Monday, April 20, 2015

How the Nigerian Army defeated Boko Haram

The Chief of Staff of the Nigerian Army has explained here how the Army defeated Boko Haram:
Many Nigerians have been wandering what magic wand the top brass of the military waved to turn the table against the rebellious Islamic sect. 
Quite a handful of permutations sprang up. One was that the assistance of the joint military forces of neighbouring Niger, Chad and Cameroon pulled the strings which gave an edge to the Nigerian troops and ultimately decimated the insurgents. 
Others averred that the purchase of new and sophisticated equipment was the joker which brought victory to the troops and returned palpable peace to the country. 
However, the country’s Chief of Army Staff, Gen Kenneth Minimah, in a chat with some journalists, recently revealed that contrary to popular opinions, the military court martial which was instituted against errant soldiers, both of the rank and file sent to the battleground was the actual magic wand which destroyed the myth of invincibility woven around the terrorists. 
According to Minimah, if his predecessors had set up the military court-martial at the inception of the war with the terrorists, the battle would not have lasted this long. 
“I’m sure that before the deferment or postponement, the atmosphere in the north east was still charged with the activities and violence of the Boko Haram sect, they still had a strong hold over a handful of local governments across the three states, and also in Gombe State. They had also threatened that they would disrupt elections and the elections would not hold.” 
“Anyone could have as well believed that it was not going to be possible. Alas today, the reality on ground has vindicated the armed forces of Nigeria, because so much has been done that as at today, we are already moving into Sambisa forest and hopefully, very soon, the military action will be rested in the north east.”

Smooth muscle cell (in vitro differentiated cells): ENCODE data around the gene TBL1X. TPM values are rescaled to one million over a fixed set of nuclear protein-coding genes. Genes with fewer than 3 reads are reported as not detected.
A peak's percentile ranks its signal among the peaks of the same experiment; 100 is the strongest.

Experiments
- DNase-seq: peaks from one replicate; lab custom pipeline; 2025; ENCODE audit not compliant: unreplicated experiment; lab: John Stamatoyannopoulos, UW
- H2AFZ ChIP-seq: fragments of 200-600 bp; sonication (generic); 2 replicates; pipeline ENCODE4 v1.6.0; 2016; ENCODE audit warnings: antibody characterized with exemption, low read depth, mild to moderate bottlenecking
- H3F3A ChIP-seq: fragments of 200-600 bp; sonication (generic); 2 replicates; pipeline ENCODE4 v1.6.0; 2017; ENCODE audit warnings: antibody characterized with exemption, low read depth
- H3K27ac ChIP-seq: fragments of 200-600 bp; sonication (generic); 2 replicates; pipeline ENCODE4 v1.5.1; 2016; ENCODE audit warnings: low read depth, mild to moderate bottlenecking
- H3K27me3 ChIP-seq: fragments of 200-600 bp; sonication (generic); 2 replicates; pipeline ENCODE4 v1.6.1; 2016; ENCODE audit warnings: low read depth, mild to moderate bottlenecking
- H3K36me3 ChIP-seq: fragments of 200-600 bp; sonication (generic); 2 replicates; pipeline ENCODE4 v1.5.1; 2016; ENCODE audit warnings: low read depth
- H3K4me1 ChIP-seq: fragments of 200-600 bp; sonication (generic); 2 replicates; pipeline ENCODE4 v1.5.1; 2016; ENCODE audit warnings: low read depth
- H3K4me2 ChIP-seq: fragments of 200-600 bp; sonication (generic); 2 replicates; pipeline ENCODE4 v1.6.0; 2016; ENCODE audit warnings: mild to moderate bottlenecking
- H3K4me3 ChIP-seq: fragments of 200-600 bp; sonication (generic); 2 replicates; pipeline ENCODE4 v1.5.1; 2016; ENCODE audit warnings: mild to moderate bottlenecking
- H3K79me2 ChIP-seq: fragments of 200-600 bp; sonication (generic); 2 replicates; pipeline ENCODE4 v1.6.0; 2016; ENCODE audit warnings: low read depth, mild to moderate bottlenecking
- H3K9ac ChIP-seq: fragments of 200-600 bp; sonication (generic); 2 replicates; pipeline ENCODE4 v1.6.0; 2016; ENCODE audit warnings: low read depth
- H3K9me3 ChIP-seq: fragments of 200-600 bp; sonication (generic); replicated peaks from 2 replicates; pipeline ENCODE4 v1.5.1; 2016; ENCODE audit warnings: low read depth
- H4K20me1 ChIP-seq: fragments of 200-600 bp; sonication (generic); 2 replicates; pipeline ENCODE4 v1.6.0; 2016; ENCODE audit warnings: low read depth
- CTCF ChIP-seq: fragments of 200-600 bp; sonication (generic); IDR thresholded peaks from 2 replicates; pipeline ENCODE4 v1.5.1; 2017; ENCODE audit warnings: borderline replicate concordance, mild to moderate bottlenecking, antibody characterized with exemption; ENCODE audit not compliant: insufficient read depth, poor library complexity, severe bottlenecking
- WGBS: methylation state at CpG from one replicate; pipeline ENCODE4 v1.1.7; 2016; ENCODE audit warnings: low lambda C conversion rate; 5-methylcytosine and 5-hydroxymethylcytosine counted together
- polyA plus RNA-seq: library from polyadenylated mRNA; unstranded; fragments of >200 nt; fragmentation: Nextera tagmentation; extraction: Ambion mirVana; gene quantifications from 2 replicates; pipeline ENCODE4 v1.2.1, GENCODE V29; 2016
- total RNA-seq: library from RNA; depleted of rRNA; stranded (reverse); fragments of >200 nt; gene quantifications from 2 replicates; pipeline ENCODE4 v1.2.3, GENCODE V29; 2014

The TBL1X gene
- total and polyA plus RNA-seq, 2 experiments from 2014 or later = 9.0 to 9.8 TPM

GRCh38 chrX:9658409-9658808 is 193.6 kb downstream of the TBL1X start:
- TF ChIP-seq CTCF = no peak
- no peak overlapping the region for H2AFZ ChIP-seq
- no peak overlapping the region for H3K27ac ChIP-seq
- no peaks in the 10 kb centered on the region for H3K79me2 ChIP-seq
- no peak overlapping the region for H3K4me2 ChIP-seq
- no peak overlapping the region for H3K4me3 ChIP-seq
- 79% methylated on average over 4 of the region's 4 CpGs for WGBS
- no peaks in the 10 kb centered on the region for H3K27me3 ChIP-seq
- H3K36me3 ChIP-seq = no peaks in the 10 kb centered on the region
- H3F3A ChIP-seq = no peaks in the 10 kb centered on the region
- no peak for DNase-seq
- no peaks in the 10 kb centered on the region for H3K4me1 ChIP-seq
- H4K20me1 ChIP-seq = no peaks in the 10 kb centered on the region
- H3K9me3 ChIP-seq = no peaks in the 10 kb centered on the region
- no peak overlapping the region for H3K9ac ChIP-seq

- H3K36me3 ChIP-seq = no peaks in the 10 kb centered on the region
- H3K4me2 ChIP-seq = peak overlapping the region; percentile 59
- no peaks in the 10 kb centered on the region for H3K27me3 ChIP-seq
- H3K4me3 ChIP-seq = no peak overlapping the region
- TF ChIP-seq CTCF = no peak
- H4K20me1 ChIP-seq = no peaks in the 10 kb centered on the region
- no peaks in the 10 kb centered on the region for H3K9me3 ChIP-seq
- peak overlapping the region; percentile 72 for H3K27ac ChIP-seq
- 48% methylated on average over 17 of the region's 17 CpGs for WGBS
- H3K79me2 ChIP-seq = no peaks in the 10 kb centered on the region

“It is common knowledge that the Nigerian army has been demanding for equipment from the government, it is common knowledge too that part of the teething problems of the war against the insurgency has been requisite modern equipment for the Nigerian army and the Nigerian armed forces.” 
“It is common knowledge too, that the equipment the Nigerian army had were old, aging, and obsolete and that we were doing local repairs to maintain them. It is also common knowledge that the Nigerian troops were running from battle, and that the government was doing everything it could to buy equipment for the army. 
“Eventually, the equipment came in, and with my personal effort of ensuring that the affected officers and soldiers were court-martialed, dismissed for running from the adversaries, for abandoning the equipment we had and so forth, the psyche of the Nigerian soldiers changed. The equipment that arrived changed the battle dynamics, changed the battle platform, everything was reversed, the terrorists started running, and we changed the battle, that is what happened.” [Emphasis added.]
Aside from the whiff of unlawful command influence in this account, has Boko Haram been defeated? The New York Times recently noted that the abducted schoolgirls had still not been rescued.

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